Although the Assembly budget bill A.7530 proposes $650 million in property tax relief for the coming fiscal year, details of how it would be implemented have not been released. Therefore, the share of the tax benefits flowing to the City can not be determined for this analysis. Although the Assembly provides no detail on how school aid equity would be achieved, their plan could potentially increase the City’s share to 37.2 percent provided that the City receives 45 percent of the new school aid in the fifth year of the initiative.

Work Products by The Independent Budget Office

School Tax Relief and Education Aid Proposals: Impacts on New York City
April 1997
Interactive Tax “Receipt” Service (IBO web site)
April 1997
Analysis of the Mayor’s Budgetary Proposals
March 1997
New York City’s Fiscal Outlook
February 1997
Inside The Budget (Newsfax)
Issued bi-weekly since January 1997
IBO Analysis of Board of Education Funding Trends
January 1997
The Fiscal Impact of the New Federal Welfare Law on New York City
October 1996
The Clean Water/Clean Air Bond Act of 1996: Fiscal Impact on New York City
October 1996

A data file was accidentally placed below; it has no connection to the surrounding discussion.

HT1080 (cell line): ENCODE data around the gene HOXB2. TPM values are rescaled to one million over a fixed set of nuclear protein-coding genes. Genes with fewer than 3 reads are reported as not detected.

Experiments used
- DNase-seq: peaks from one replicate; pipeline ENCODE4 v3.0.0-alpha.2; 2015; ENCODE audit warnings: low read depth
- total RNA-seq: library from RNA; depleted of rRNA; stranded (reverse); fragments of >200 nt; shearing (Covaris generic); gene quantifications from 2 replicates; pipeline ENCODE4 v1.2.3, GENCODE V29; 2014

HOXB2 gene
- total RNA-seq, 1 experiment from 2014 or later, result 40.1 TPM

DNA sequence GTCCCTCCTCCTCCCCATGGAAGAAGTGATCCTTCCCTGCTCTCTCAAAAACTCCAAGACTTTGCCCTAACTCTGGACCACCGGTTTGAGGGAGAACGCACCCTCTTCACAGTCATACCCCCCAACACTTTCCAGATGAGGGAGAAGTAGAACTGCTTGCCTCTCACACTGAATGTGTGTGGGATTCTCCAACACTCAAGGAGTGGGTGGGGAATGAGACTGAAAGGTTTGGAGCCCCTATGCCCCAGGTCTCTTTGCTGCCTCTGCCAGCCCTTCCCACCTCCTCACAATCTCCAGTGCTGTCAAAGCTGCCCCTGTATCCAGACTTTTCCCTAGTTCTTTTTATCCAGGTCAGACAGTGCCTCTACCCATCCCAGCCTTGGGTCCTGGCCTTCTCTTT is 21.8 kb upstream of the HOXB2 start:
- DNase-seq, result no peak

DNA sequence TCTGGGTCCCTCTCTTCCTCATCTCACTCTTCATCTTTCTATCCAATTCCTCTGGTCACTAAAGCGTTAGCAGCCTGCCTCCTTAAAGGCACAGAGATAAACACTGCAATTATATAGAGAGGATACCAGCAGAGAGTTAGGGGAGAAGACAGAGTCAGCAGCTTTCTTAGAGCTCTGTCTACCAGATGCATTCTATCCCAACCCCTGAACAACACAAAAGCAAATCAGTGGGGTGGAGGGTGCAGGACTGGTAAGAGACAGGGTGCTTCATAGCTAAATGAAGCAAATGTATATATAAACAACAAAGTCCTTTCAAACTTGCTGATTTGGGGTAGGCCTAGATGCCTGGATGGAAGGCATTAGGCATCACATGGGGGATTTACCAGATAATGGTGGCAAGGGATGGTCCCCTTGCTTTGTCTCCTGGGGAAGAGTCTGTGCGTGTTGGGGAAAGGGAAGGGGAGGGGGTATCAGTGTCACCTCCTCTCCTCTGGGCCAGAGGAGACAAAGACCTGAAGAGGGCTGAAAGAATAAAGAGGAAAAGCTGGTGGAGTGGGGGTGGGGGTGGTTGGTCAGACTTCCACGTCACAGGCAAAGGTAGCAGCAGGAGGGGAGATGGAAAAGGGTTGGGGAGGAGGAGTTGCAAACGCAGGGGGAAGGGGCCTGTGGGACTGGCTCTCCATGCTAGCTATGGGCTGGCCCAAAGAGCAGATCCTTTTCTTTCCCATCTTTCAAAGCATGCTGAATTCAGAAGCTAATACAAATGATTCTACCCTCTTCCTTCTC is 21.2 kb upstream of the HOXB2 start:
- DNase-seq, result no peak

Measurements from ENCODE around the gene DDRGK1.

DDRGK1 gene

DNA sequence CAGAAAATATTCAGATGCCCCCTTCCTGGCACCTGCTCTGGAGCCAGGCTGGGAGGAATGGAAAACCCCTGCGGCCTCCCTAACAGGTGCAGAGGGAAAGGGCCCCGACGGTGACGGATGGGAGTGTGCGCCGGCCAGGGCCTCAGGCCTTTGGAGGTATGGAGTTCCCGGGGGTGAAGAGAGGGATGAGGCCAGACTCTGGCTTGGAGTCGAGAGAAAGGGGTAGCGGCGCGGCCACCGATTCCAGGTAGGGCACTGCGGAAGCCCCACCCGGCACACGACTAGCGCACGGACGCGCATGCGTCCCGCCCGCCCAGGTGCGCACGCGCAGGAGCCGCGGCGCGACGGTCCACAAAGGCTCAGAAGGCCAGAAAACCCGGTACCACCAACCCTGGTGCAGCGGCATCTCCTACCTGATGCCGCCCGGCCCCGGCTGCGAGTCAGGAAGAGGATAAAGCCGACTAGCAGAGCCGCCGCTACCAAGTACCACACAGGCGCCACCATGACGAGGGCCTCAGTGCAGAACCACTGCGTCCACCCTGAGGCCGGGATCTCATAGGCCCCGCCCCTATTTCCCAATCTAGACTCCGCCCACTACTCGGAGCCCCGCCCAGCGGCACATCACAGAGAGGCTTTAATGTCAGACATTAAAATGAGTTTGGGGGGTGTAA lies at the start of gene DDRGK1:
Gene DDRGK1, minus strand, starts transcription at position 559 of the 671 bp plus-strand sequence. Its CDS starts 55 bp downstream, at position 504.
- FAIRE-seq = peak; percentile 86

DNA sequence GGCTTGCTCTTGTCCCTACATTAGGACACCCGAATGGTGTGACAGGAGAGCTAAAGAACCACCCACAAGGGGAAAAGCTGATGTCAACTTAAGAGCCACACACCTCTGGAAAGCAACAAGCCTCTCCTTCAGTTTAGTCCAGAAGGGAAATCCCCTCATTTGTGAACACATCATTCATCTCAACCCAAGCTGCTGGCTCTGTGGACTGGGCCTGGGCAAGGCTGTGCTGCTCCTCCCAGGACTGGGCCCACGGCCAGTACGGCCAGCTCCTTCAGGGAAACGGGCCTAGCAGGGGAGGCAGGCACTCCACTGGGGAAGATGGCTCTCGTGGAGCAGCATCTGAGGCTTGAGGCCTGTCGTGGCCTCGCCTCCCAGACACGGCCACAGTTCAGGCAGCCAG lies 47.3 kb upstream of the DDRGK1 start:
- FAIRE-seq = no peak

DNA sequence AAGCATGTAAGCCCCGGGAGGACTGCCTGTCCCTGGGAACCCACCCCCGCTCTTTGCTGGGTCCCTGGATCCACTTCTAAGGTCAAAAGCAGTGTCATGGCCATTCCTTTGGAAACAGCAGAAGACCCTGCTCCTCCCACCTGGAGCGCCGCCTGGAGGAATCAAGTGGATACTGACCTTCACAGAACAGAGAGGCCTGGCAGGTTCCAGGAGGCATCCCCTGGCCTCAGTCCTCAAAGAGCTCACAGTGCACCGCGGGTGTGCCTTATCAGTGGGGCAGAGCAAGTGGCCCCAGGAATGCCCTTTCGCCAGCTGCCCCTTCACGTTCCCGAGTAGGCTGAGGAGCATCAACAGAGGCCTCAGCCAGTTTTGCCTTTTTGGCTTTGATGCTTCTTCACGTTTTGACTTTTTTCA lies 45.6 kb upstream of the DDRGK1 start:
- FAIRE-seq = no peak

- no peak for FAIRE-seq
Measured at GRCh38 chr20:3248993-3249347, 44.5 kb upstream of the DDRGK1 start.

The Independent Budget Office: Enhancing Official and Public Understanding of the Budget
May 1996

Forthcoming Work Products

Report on the Mayor’s Executive Budget
May 1997
The Mayor’s Tax Program: Re-Pricing and Review
May 1997


1It is important to note that unless the intent of these proposals is to lower total education spending by the State, lottery revenues diverted from education aid will have to be made up with funds from other statewide sources. Because City residents and businesses are the source for roughly 45 percent of State general fund revenues, they would contribute far more to funding the property tax reduction than they would reap in benefits.
2New York City's properties are divided into four classes for property tax purposes. One-, two-, and three-family homes are in Class 1. Most co-ops and condos are in Class 2.
3If all the sales prices were listed in ascending order, the median would be the value exactly at the middle of the list, with half of the prices lower than the median value and half higher.